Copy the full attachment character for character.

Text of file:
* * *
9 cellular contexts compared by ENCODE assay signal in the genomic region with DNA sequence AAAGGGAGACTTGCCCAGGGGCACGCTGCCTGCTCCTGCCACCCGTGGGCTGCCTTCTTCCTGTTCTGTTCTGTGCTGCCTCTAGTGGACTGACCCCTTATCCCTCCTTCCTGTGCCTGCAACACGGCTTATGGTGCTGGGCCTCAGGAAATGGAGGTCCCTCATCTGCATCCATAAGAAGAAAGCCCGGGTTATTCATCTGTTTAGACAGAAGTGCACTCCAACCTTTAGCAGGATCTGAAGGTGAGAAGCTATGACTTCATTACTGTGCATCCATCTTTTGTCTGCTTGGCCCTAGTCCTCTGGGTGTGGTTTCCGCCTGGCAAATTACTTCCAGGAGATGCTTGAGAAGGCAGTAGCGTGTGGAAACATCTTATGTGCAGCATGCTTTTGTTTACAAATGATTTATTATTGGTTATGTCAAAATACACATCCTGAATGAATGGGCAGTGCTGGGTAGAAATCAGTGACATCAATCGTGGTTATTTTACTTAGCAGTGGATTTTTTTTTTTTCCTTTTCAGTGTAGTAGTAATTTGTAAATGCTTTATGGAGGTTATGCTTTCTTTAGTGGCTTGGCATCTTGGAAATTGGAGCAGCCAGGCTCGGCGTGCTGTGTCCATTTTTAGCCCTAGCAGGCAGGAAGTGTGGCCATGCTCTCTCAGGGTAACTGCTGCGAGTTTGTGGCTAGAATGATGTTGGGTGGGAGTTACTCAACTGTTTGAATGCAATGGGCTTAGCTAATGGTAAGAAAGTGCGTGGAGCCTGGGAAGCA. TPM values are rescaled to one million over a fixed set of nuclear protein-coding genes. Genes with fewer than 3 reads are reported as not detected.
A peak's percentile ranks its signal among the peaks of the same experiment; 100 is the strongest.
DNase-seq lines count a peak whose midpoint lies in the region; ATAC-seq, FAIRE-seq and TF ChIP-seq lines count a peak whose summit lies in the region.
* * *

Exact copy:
9 cellular contexts compared by ENCODE assay signal in the genomic region with DNA sequence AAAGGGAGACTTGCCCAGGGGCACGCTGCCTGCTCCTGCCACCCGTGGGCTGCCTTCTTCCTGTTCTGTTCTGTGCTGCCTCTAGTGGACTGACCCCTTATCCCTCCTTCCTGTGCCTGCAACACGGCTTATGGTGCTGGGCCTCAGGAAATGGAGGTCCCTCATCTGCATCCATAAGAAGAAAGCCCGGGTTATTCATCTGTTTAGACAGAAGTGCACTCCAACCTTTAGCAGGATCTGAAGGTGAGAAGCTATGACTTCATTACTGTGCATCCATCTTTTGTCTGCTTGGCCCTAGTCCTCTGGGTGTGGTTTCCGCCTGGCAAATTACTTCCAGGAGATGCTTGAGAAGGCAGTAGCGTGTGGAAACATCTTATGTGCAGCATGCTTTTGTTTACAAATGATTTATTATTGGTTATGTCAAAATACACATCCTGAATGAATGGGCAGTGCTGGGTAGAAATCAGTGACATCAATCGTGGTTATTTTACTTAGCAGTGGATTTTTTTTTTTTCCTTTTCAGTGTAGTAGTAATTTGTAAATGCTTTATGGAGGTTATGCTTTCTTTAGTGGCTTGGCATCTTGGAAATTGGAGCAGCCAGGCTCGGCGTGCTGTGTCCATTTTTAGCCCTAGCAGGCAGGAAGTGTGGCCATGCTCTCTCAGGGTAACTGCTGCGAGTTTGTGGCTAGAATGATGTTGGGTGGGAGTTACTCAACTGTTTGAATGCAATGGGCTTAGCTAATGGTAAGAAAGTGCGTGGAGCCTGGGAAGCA. TPM values are rescaled to one million over a fixed set of nuclear protein-coding genes. Genes with fewer than 3 reads are reported as not detected.
A peak's percentile ranks its signal among the peaks of the same experiment; 100 is the strongest.
DNase-seq lines count a peak whose midpoint lies in the region; ATAC-seq, FAIRE-seq and TF ChIP-seq lines count a peak whose summit lies in the region.